The risk of experiencing side effects when taking medication


Inserts included with medications usually explain potential side effects and how common they are. — dpa

Headaches, high blood pressure or hay fever – medications help with many illnesses and complaints.

But in addition to the hoped-for effects, they often have undesirable side effects in the body.

Part of taking a medication is weighing the risk of side effects, which seem to be an unavoidable part of the equation.

Below, experts from Germany run through the most important questions regarding side effects, as well as give tips on how to mitigate them:

No effective medicine is free of side effects – is that true?

Yes and no, says Corinna Schaefer, who heads the department dedicated to patient information and evidence-based medicine and guidelines at the German Agency for Quality in Medicine.

“Any drug with an effect can have a side effect, but that doesn’t necessarily have to occur; the potential is always there,” she says.

Ursula Sellerberg of the German Pharmacists’ Association sees it that way as well, saying: “If something is advertised as having no side effects, then one should be extremely sceptical.”

What are common side effects?

Generally speaking, non-specific complaints such as fatigue, dizziness, nausea, gastrointestinal problems or headaches are more common than serious side effects, according to Sellerberg.

A serious side effect is one that is life-threatening or fatal, leads to a disability, or requires hospitalisation or medical intervention.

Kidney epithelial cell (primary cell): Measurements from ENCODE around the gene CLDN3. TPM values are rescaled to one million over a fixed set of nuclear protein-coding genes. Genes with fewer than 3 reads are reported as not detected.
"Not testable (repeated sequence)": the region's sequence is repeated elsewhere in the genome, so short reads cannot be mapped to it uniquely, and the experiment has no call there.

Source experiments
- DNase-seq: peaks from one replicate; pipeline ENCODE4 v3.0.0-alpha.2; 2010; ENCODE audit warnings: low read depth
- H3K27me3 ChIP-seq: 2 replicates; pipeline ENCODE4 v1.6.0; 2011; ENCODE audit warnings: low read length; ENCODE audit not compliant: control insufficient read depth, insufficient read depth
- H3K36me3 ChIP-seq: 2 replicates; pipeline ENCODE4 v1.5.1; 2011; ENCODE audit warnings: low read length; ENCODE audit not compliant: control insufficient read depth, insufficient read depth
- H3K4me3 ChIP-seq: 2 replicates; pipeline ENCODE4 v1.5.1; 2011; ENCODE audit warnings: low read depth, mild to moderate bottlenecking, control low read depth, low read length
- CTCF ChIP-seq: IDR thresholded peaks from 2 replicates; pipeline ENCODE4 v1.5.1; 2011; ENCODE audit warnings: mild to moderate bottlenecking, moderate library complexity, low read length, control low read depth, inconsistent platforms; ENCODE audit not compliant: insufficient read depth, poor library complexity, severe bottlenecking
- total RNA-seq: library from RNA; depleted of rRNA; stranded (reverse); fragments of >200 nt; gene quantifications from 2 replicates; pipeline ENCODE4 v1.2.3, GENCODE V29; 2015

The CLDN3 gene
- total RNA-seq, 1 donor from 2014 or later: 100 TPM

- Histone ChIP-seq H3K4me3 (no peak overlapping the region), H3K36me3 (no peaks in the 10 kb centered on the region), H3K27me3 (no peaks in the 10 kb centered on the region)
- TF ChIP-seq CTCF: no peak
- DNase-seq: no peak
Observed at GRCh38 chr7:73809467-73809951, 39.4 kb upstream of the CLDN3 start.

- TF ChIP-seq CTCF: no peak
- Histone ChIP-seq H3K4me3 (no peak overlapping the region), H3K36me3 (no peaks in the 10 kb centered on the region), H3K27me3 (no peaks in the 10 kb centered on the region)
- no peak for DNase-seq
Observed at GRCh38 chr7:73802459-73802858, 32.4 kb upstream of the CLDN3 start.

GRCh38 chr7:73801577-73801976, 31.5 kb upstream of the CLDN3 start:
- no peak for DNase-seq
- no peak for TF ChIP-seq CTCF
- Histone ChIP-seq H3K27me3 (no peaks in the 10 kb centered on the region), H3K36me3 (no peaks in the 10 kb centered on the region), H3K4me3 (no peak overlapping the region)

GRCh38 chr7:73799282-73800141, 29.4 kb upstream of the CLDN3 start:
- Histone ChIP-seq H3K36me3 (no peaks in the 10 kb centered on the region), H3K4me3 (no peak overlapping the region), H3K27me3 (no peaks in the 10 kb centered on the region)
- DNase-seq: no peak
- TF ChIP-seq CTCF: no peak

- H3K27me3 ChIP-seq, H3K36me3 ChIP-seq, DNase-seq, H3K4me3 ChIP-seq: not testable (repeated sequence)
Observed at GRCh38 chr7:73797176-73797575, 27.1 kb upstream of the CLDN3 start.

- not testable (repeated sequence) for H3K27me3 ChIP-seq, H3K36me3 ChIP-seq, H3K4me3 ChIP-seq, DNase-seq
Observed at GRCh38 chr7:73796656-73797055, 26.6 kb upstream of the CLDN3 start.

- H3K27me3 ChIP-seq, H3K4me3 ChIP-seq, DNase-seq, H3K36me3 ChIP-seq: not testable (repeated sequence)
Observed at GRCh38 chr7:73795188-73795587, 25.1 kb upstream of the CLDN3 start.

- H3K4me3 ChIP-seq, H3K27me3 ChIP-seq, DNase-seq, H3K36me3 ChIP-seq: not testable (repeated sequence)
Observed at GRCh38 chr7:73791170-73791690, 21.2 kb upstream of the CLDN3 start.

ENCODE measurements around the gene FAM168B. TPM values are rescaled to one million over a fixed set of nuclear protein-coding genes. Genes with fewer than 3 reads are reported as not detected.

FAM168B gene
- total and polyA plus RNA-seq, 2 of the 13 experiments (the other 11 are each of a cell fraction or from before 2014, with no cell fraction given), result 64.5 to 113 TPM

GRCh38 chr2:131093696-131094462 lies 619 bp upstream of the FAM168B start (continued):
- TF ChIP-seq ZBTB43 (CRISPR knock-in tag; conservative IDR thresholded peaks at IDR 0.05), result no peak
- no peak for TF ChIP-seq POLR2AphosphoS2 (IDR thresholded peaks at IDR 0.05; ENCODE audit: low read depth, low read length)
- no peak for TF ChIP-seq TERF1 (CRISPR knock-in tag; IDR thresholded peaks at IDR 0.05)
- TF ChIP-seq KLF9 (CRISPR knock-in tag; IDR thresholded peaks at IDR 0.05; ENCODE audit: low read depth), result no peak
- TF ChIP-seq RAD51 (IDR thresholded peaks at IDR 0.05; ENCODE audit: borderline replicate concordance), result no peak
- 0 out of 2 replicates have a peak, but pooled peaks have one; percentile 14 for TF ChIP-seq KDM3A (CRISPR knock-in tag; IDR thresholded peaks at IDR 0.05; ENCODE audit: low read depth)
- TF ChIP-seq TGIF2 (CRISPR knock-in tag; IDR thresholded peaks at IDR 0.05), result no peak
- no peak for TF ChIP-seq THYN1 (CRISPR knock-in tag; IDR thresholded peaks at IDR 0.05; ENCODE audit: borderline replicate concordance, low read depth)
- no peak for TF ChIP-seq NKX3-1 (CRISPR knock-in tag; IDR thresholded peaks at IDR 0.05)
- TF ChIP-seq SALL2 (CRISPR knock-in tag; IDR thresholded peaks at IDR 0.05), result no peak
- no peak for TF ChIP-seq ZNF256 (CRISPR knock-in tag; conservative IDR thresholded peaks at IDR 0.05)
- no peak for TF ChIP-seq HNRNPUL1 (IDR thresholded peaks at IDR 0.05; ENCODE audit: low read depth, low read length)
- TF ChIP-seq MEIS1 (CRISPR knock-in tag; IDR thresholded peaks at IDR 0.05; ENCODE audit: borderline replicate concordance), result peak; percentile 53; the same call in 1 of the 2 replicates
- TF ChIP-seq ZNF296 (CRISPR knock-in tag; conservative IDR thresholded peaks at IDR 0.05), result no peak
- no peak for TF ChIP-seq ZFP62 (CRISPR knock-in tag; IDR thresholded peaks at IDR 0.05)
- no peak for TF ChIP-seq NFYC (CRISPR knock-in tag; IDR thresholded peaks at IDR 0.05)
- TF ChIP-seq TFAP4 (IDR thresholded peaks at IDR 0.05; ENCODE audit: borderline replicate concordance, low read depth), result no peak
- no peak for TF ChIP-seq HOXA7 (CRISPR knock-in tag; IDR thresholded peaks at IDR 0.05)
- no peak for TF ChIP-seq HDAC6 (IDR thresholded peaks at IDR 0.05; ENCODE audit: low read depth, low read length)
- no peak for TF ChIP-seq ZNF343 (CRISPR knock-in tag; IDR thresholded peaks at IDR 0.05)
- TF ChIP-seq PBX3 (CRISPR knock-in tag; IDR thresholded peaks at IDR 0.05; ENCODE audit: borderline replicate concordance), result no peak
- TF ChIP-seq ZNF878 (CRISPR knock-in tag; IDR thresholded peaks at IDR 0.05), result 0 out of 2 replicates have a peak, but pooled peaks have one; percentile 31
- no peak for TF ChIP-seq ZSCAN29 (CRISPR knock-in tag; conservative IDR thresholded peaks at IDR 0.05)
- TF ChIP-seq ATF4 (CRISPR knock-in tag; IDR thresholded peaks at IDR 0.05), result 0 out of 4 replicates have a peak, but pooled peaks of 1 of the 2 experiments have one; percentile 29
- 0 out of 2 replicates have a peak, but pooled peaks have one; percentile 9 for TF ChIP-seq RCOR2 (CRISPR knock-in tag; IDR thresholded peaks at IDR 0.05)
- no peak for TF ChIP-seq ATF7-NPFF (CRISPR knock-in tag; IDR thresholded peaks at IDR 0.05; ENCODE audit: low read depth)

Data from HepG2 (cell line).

What should you do if you notice that you’re having side effects?

Ideally, the doctor can explain any potential side effects to you when prescribing the medication.

In the best case, you’re told which side effects should be reported immediately and which are “OK”, says Schaefer.

Side effects that are not listed on the packaging or the insert should definitely be discussed with your doctor or pharmacist.

Patients should not reduce their dosage, discontinue taking the medication or decide to start taking a different medication without first consulting with their doctor, she says.

How are medications approved despite their side effects?

Behind the decision to approve such medications is a weighing of the benefits and risks.

Drugs undergo several stages of testing before they’re launched on the market.

More severe side effects are allowed for medications used to tackle serious illnesses, such as cancer, than for something meant to treat a headache, explains Schaefer.

Is it possible to avoid side effects?

Not always. But they can sometimes be mitigated.

For some medications, side effects only occur at the beginning, then disappear by themselves over the course of the treatment.

If an undesirable effect of the medication is that you become tired, you should take it in the evening if possible, before going to bed.

Caution is advised if you’re thinking of using one drug to fight the side effects of another – this is best discussed with your doctor.

There could be a different preparation of the original drug that you can tolerate better, for example, which will save you from taking several medications at one time. – dpa

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